American Abolitionism Essay

1767 words - 8 pages

Dr. Stanley Harrold is an American Historian of the 19th century. Harrold is a professor at South Carolina State University where he teaches history. Harrold is a well-known scholar that has written numerous informative books and journals. Harrold wrote American Abolitionists and it was published in the year 2001.
Harrold provides insight into worldwide slavery and abolitionist studies. Major themes are seen throughout all nine chapters such as, early abolitionists, rebellions, women abolitionists, the second great awakening, anti-slavery associations, the biracial characteristics of the movement, the civil war, emancipation, and the social and racial consciousness among races post war. This book was written to educated students that history changes over time, with new documents, new types of elucidation, and new social and racial understandings.
Harrold makes it clear that slavery existed in a broad variety of forms throughout the world since ancient times. In some early civilizations slaves served as domestic servants, concubines, wives, soldiers, teachers, and agricultural workers. Slaves were people of many races who lost their rights as a consequence of war or religious discrimination. As slavery declined in Europe bondage continued to prosper in Africa. During the fifteenth century “West African warfare and European expansion merged and a new brutal dehumanizing form of slavery came to existence” As a result of the trade between Africa and the Americas, slavery was part of a broader Atlantic system that developed into its antebellum form over time. African Americans endured the brutalities of the slavery and bondage for centuries and abolitionism did not emerge until the eighteenth century.
According to the textbook the Abolitionist movement was sparked by riots, revolts, and rebellions. In 1676 eight men fought with Nathaniel Bacon in a failed attempt to overthrow Virginia’s slaveholding land gentry. In 1712 in New York City about thirty-five enslaved Africans and American-Indians rioted. White enforcements abolished these riots and brutally convicted those that participated; in hopes of teaching others that this type of behavior would not be tolerated. Early slave rebellions helped influence some white Americans that it was better to progressively abolish slavery than continuously to experience uprisings.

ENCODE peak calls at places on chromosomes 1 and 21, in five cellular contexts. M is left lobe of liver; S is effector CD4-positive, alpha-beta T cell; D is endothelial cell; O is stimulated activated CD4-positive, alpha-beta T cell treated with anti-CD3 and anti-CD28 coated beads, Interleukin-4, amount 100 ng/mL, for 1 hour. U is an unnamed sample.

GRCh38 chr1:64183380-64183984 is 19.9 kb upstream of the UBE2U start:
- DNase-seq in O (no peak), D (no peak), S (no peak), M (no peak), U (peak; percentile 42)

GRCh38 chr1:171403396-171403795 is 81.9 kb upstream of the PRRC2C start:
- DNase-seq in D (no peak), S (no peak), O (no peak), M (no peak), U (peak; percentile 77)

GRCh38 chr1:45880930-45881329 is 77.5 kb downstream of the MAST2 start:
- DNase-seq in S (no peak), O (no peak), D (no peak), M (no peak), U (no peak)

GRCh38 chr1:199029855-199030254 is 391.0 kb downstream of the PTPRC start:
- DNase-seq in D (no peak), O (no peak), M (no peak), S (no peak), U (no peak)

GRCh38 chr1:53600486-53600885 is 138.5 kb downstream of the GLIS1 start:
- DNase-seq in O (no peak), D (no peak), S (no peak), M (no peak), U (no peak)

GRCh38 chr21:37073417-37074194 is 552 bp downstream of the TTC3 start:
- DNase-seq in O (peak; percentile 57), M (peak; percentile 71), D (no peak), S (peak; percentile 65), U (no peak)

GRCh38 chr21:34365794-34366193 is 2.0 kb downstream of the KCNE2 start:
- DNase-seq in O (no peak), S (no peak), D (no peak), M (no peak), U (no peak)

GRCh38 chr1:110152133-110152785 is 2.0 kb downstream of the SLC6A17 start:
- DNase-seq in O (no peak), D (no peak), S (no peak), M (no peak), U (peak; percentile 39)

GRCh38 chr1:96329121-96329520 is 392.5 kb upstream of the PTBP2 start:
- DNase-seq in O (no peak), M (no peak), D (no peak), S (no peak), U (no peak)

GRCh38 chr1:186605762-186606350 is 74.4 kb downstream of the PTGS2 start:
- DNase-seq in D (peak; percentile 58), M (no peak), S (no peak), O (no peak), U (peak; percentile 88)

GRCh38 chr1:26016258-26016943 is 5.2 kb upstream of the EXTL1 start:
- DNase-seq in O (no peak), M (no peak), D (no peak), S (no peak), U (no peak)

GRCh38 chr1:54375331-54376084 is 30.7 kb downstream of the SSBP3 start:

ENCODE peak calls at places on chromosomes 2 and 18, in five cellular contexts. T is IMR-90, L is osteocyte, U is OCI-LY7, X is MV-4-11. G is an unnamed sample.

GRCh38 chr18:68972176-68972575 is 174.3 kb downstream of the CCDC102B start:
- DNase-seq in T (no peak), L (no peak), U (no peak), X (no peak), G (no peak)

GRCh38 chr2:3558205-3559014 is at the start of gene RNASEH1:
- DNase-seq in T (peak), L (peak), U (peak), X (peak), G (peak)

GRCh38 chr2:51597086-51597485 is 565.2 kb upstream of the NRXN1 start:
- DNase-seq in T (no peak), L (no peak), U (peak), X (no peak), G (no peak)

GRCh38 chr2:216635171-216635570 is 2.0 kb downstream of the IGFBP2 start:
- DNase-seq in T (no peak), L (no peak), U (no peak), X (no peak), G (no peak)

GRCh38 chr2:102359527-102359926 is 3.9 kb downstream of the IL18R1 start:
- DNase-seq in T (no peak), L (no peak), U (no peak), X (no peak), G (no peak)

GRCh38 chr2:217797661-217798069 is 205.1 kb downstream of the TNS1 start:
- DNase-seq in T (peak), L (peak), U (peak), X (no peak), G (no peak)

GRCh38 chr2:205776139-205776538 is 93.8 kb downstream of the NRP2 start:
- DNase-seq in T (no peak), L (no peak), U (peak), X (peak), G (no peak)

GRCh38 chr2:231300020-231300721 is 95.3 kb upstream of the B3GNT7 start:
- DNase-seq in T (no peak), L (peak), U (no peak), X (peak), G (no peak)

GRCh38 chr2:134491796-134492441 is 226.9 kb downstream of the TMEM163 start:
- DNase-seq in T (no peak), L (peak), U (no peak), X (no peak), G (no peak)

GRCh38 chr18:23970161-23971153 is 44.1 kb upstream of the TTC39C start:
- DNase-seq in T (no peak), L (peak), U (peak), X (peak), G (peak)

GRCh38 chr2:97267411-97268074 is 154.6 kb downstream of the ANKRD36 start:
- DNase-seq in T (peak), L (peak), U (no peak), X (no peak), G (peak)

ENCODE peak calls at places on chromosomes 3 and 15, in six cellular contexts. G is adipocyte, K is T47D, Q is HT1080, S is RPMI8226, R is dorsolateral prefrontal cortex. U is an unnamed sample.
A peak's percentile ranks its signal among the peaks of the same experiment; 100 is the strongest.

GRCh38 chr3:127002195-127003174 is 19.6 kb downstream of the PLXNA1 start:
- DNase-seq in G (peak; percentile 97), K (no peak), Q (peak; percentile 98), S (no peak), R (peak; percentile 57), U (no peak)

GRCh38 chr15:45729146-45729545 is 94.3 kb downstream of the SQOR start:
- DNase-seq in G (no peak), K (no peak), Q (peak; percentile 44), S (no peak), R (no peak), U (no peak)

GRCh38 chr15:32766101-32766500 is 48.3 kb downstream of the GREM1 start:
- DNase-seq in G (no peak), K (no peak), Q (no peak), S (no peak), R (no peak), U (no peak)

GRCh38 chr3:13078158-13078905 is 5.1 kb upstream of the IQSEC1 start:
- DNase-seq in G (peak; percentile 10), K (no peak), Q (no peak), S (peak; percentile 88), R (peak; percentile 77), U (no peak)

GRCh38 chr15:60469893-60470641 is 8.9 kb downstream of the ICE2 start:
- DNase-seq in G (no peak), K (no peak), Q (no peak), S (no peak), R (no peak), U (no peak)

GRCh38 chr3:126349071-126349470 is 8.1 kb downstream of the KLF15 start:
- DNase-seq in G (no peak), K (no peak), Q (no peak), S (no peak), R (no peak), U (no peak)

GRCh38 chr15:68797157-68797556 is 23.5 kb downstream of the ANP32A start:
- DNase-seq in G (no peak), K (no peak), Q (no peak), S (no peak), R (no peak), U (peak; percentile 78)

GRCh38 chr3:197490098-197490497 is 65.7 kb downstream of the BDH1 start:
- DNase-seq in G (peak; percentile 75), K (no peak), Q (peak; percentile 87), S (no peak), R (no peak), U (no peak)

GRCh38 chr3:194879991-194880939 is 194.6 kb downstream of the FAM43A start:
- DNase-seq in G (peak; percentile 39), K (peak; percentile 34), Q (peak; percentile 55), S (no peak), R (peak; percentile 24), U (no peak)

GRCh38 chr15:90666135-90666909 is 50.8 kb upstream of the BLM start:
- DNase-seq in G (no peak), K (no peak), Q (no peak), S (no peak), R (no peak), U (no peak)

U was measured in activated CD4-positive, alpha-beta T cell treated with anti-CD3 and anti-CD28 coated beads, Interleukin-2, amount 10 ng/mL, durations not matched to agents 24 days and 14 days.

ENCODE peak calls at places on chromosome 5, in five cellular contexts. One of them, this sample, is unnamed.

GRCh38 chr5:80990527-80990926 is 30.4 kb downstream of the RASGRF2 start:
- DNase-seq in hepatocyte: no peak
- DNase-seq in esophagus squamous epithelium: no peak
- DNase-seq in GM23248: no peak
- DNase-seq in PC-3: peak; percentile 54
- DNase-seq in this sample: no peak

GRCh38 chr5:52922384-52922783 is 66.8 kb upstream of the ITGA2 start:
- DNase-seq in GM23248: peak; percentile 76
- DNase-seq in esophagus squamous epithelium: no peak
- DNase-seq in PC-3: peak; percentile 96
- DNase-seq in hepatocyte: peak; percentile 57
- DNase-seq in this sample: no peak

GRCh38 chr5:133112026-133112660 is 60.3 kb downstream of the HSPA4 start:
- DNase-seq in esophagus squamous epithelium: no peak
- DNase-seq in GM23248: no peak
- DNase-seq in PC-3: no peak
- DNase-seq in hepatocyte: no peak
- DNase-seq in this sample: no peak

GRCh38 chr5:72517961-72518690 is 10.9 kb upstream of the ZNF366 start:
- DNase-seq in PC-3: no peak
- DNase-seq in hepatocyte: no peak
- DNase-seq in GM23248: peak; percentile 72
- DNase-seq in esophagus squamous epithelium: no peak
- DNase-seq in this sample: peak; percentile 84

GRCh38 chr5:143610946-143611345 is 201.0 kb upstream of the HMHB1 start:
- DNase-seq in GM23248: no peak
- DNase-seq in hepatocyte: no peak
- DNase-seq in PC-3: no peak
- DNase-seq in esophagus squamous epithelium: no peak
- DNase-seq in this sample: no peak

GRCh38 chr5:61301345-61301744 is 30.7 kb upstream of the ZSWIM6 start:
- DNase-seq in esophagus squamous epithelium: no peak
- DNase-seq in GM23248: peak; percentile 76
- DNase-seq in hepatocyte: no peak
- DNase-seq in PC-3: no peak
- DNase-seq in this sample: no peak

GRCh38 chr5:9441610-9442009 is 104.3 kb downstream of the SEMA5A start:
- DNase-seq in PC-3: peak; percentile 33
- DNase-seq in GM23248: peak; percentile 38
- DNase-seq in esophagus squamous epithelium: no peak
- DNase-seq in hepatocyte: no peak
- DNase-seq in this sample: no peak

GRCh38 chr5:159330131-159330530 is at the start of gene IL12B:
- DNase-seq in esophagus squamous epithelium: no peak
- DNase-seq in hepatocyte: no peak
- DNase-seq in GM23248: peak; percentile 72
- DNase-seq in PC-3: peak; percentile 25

According to Harrold in the North slaveholders exercised economic power due to staple crops and cotton. Slaveholders accounted for a large number of members in Congress and dominated the Supreme Court. Whereas, early antislavery whites were members of the Society of Friends otherwise known as Quakers. Quaker abolitionists included Benjamin Lay, John Woolman, and Anthony Benezet; they all sought to persuade other Quakers to stop buying and selling slaves and cease all connections with slavery. They contended that slaveholding was conflicting with Christianity morality. Abolitionists of this generation faced a substantial resistance...

Find Another Essay On american abolitionism

Journey to Abolitionism Essay

531 words - 2 pages I am an abolitionist, to put it lightly. I lived in a country where the main mandate was equal to the most fraudulent untruth.Since I was a young girl these outright lies were beaten into my mind until they were a way of life. With every "yes, master" we became more immersed in a pool of familiarity. Escape was a whisper in the wind of my mind, first introduced to me by my grandfather. He himself had been captured in his homeland and brought to

Journey to Abolitionism Essay